Battle to stop contaminated water leaking from mine successful

Battle to stop contaminated water leaking from mine successful

Battle to stop contaminated water leaking from mine successful

Battle to stop contaminated water leaking from mine successful

First published in Truro

A battle to stop a major pollution incident after floodwater threatened to flow into the Carnon River and the Fal Estuary from an abandoned mine has been successful.

The quick action of Cornwall Fire and Rescue service in using specialist high volume pumps to remove millions of litres of contaminated water from former Wheal Jane mine has been praised as helping prevent pollution in one of the most environmentally sensitive estuaries in Cornwall.

The Fal estuary is a designated marine Special Area of Conservation with sensitive coral maerl and eel grass beds. The estuary also contains a number of designated shellfish beds for oysters and mussels.

Over seven days last week, teams of four fire fighters from Cornwall have been operating two high volume pumps around the clock at the former Wheal Jane mine – pumping more than 60 million litres of contaminated water – the equivalent of 25 Olympic sized swimming pools - from the mine shafts to the treatment plant at the rate of 6,000 litres a minute. This has involved sinking the pumps to a depth of 58 metres down two separate mineshafts. Cornwall is the first fire and rescue service in the country to successfully use a high volume pump at this depth.

Wheal Jane mine, near Baldhu, was closed in 1991 when mining activity stopped. Following an incident in 1992 when contaminated water from the flooded mine spilled into the Carnon River and the Fal Estuary, a specialist plant was set up by the Environment Agency to treat the mine water before discharging it into the estuary. The plant is now operated by Veolia Water Solutions & Technologies on behalf of the Coal Authority. DEFRA fund the Wheal Jane operations.

The company typically removes 180 litres of water per second from the mine before discharging it back into the river system. Arrangements are in place to increase this to 440 litres per second to cope with peak flows. This is normally enough to keep water levels stable. However the recent floods meant that, although all the pumps were operating at full capacity, the water levels were continuing to rise, creating a risk that contaminated water from the mine could spill out from the mine workings into the Carnon river. Cornwall Fire and Rescue Service was initially contacted by Veolia and the Coal Authority on Wednesday, November 28 to see if its high volume pump could be used to help reduce the levels of contaminated water in the mineshafts. Following agreement from the Council. The pump was successfully lowered into shaft two later that evening.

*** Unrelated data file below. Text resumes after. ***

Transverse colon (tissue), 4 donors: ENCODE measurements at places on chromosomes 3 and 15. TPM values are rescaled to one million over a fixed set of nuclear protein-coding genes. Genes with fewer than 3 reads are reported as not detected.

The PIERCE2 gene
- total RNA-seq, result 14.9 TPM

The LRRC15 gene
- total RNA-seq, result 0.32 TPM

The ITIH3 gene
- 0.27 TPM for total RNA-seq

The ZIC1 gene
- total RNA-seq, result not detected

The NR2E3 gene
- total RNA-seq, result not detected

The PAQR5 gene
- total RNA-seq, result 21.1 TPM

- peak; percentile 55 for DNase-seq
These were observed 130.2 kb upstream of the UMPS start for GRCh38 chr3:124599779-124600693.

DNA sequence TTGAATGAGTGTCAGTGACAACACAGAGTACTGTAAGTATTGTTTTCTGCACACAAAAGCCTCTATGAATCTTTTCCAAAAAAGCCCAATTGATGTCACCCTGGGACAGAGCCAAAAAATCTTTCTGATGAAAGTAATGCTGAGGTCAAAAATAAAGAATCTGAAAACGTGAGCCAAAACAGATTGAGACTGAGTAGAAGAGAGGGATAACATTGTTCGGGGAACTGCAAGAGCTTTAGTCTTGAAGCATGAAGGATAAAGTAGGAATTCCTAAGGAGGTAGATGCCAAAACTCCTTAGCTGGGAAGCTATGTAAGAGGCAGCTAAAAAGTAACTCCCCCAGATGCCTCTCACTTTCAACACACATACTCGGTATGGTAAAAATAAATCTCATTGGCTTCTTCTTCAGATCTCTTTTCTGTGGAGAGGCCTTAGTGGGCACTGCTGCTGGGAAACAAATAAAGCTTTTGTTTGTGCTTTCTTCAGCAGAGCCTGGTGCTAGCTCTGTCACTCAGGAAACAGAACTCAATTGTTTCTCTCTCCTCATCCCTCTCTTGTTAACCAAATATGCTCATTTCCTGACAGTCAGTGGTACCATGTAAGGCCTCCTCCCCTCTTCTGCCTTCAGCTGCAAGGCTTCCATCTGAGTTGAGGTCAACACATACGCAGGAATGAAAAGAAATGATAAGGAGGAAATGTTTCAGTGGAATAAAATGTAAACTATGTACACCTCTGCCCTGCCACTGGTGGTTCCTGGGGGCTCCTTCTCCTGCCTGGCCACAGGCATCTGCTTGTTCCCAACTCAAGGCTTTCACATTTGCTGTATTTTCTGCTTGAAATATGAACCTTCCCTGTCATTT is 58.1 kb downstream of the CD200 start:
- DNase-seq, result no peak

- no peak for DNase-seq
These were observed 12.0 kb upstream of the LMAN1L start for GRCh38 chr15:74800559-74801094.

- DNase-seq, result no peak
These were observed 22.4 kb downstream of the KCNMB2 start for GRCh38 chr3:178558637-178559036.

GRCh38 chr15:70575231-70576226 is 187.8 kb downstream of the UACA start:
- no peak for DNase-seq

Although the use of this pump increased the rate of removal, slowing down the rate of rise of water in the shaft, the overall water levels continued to rise. Working closely with the National Resilience Assurance Team (NRAT), Cornwall Fire and Rescue requested a second high volume pump from the National Co-ordination Centre. This was sunk into the main shaft to provide additional capacity. Due to the very restricted access, this pump had to have its outer casing and float chamber removed and an additional 60 metres of hose added before it could be sunk into the main shaft.

Both pumps have now been removed from the mine shafts at Wheal Jane. The Cornwall Fire and Rescue service high volume pump was cleaned on the site to remove any contamination from the acidic water and has now been returned to normal use.

Cornwall’s chief fire officer Des Tidbury said: “The Wheal Jane incident has proved to be a very demanding exercise over a prolonged period of time. As usual our firefighters have proved, yet again, that they can deal with anything that is thrown at them.

“I’m also glad to report that our high volume pumps have proved to be very effective pieces of equipment”.

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